Scathing report condemns 'flawed judgment' in MSP arrest report scandal

BOSTON — Former State Police Colonel Rick McKeon showed "flawed judgment and the lack of a professional analysis" when he forced a trooper to revise the arrest report of a judge's daughter last year, according to the final report issued Friday by the investigation ordered by the new Colonel.

McKeon stepped down from his post as the state's top police official in the wake of revelations that a trooper was ordered to redact a vulgar statement from an arrest report in October.

Alli Bibaud was arrested on Oct. 16 after allegedly swerving into a police construction detail on I-190 in Worcester. Bibaud, the daughter of Dudley District Court Judge Timothy Bibaud, told officers she was having an argument with a man in her car, which caused her to swerve.

MORE: Vulgar statement removed from arrest report of local judge's daughter

During her arrest, Bibaud allegedly made a comment referring to oral sex when she was asked about how she obtained the drugs she was accused of being on.

According to the findings of the investigation listed in the report, Col. McKeon contacted the trooper and ordered him to revise the arrest report to remove the vulgar language.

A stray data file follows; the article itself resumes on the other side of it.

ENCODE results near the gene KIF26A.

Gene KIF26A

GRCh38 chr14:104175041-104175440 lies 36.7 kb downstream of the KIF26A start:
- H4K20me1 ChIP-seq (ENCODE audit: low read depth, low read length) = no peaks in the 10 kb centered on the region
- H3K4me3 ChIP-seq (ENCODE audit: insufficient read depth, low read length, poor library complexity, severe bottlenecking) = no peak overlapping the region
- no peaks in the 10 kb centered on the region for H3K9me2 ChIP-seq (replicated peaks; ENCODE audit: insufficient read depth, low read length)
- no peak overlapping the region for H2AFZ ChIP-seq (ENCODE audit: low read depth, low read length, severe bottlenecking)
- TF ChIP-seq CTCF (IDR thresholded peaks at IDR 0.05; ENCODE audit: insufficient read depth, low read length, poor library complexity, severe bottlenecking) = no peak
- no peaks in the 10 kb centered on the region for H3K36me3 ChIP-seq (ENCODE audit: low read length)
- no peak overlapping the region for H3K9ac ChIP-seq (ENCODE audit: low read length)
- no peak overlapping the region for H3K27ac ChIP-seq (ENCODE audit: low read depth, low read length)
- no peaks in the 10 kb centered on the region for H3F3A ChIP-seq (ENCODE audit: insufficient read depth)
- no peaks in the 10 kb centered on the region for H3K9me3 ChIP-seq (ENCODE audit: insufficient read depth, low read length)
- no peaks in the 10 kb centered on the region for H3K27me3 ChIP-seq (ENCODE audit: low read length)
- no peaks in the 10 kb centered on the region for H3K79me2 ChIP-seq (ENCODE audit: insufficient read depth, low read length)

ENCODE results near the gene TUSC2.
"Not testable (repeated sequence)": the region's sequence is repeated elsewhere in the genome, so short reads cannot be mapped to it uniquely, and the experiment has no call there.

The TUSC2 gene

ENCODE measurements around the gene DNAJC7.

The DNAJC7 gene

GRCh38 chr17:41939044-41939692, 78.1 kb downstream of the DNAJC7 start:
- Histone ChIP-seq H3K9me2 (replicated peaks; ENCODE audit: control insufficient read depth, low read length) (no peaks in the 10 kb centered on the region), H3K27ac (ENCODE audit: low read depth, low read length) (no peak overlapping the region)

"He knew that report had been filed in court and that a complaint had been issued against Bibaud based on the report," the report states. "Col. McKeon's order ... was not supported by the State Police training on police report writing and was not based on any existing rule, policy or guideline of the State Police concerning report writing."

Furthermore, the report confirms Worcester Country District Attorney Joseph Early called then-Col. McKeon on Oct. 17 and asked if he had seen the report. It also notes Early provided McKeon with the name of the Trooper who had filed it.

MORE: TIMELINE: Mass. State Police arrest report scandal

The trooper is 29-year-old Ryan Sceviour, who was found to have followed proper procedure in filing his report, according to the investigation. He said in a legal complaint filed against State Police he hadn't been able to sleep since being forced to edit and redact the police report.

The sergeant who approved the report was also found to have exercised "appropriate supervisory responsibilities."

"The response of the MSP Command Staff to the Bibaud report has eroded confidence in the management abilities of the MSP, both within the organization and among the public," the report states.

Massachusetts Governor Charlie Baker's office issued the following statement on Friday regarding the report:

"The Baker-Polito Administration is in the process of increasing oversight and accountability at the State Police and the Administration will work with Colonel Gilpin to implement many of the recommendations made in today's report. Colonel Gilpin's decision to order this independent report is one of many steps she has initiated to restore public trust in the Department and the Administration will continue to work with her to increase accountability and oversight."